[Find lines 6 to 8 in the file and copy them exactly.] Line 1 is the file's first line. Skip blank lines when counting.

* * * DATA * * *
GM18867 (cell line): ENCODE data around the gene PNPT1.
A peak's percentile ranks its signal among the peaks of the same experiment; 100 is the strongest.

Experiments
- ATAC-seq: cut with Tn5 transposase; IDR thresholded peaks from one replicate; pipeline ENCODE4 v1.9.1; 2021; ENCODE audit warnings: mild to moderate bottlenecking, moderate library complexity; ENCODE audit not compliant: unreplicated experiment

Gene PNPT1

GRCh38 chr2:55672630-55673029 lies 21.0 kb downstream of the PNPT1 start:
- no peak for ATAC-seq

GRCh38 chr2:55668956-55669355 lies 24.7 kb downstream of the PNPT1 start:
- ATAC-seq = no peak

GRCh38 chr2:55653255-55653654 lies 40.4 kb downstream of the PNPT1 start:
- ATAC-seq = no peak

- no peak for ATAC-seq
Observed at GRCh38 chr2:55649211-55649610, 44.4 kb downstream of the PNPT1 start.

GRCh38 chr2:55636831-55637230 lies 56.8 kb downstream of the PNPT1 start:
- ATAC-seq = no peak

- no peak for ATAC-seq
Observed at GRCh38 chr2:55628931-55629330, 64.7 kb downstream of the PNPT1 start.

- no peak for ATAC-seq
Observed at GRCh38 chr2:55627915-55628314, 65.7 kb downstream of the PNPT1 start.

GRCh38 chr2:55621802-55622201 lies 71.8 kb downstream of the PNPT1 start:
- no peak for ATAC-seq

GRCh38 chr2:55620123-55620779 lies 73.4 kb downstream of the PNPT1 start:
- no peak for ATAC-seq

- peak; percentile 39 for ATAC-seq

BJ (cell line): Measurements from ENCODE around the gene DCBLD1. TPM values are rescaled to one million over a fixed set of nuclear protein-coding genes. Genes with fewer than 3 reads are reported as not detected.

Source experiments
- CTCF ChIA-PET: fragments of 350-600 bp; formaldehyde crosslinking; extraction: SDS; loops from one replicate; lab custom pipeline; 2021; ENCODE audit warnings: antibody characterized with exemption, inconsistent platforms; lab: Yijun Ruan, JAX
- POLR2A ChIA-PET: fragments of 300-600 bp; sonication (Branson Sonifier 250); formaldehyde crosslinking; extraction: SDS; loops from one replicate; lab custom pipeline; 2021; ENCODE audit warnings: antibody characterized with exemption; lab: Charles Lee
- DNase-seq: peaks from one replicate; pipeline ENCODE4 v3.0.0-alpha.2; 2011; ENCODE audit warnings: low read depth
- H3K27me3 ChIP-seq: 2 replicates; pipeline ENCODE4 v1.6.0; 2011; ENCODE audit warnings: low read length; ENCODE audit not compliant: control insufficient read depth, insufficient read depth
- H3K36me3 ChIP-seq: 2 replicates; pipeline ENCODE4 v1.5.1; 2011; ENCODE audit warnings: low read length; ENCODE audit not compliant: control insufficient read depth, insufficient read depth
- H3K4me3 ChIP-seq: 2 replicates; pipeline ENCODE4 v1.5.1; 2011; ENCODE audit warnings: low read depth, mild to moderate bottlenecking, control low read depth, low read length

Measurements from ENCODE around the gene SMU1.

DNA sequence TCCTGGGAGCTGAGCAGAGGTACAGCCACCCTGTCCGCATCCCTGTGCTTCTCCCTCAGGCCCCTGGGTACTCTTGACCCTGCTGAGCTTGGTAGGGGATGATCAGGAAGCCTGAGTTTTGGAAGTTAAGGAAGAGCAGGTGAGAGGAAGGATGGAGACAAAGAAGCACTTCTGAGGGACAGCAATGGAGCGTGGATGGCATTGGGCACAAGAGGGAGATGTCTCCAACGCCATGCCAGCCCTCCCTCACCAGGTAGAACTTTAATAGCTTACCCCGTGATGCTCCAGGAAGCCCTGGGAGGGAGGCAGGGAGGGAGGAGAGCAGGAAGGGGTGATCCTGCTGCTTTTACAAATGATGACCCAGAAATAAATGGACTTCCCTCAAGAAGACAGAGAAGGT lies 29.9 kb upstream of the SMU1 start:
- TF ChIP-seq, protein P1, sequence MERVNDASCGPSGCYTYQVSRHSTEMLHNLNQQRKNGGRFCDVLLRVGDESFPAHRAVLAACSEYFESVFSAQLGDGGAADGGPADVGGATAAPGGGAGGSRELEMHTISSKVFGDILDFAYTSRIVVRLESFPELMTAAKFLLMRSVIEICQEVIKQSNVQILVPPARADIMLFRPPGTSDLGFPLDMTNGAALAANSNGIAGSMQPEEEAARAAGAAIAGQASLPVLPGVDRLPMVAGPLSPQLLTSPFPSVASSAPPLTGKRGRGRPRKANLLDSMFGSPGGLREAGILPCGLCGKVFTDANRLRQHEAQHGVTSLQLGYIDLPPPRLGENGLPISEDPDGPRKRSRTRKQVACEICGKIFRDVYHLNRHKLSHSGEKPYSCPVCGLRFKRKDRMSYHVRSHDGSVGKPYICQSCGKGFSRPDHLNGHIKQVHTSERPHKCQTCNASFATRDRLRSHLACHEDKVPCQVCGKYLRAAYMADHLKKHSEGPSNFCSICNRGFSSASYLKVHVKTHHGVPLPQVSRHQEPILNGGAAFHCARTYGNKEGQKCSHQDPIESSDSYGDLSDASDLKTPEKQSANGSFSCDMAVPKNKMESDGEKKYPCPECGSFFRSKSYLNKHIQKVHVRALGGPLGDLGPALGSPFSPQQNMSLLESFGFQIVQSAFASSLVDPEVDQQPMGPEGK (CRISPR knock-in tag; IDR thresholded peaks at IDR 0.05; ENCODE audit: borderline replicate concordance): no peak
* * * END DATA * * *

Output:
GRCh38 chr2:55672630-55673029 lies 21.0 kb downstream of the PNPT1 start:
- no peak for ATAC-seq

GRCh38 chr2:55668956-55669355 lies 24.7 kb downstream of the PNPT1 start: